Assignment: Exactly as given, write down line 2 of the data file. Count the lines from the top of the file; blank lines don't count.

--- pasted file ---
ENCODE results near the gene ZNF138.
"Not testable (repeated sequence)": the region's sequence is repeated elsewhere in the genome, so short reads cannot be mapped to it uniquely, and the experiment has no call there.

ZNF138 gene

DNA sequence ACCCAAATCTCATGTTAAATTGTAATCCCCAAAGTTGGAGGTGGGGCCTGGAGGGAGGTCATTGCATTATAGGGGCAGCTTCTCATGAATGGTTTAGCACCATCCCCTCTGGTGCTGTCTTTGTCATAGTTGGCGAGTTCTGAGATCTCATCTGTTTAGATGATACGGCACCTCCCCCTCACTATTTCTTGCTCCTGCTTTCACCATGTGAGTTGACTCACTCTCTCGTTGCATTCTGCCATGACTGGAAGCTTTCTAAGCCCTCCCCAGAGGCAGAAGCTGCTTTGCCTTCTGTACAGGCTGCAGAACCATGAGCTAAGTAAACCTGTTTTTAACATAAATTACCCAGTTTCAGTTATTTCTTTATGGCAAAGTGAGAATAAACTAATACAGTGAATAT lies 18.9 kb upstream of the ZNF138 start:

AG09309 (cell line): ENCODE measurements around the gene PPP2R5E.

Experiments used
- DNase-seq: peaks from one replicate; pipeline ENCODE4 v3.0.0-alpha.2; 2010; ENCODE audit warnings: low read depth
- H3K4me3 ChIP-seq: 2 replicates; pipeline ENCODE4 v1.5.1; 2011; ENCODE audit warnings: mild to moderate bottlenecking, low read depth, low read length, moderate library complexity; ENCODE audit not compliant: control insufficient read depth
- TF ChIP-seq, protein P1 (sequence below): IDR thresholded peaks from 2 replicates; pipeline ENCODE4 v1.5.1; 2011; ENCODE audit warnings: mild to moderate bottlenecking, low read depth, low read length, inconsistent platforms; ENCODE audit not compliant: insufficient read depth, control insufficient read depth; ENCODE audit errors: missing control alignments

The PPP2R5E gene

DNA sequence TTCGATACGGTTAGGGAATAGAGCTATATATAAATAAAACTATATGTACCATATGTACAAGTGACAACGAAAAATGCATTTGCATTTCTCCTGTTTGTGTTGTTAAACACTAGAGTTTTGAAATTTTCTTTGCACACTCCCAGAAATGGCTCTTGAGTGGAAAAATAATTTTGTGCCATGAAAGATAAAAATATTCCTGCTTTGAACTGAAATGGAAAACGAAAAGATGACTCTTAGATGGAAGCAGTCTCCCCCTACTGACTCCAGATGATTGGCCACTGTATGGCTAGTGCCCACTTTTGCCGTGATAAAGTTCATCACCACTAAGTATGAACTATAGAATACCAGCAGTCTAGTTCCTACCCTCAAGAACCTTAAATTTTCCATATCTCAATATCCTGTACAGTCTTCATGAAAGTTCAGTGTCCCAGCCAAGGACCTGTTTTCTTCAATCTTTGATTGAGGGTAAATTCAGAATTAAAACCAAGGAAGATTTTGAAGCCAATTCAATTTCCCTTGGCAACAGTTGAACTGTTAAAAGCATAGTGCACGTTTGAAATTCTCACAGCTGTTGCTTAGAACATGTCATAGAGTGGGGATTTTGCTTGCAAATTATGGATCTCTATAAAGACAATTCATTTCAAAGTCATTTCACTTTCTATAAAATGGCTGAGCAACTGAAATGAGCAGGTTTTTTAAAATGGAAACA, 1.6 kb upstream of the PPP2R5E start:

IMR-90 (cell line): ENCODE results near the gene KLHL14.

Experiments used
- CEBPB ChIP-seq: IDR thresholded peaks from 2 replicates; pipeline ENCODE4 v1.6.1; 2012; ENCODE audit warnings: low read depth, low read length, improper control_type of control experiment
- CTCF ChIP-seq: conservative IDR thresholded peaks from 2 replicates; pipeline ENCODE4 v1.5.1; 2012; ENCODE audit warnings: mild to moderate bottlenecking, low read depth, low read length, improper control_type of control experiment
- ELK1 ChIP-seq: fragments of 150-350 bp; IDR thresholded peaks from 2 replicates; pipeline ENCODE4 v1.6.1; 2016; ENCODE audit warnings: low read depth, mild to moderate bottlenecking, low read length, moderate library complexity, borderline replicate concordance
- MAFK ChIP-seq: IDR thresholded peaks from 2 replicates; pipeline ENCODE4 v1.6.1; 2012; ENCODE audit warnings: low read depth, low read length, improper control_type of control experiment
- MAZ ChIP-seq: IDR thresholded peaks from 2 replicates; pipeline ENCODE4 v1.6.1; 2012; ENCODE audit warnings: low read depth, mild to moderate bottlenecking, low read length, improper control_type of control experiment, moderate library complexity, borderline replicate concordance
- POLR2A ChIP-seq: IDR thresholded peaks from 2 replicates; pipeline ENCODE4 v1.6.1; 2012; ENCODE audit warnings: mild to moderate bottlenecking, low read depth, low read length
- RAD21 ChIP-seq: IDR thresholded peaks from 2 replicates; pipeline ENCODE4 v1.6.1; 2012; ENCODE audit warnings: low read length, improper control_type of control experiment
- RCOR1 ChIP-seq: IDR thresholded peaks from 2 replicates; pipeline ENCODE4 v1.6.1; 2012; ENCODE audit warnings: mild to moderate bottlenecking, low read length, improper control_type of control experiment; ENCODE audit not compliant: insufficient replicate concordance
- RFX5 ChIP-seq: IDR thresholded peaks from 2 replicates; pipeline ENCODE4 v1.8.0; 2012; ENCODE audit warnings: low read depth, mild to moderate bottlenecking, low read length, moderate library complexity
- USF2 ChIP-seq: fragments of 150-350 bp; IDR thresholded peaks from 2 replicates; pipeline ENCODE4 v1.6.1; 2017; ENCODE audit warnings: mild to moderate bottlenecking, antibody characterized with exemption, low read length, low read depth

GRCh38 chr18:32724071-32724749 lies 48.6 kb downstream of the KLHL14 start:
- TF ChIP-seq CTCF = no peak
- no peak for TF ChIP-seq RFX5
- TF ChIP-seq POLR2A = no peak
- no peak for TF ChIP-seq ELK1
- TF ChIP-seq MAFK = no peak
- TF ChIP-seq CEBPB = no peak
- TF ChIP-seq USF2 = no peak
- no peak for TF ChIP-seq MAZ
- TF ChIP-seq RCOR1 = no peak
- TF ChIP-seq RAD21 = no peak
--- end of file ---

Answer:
"Not testable (repeated sequence)": the region's sequence is repeated elsewhere in the genome, so short reads cannot be mapped to it uniquely, and the experiment has no call there.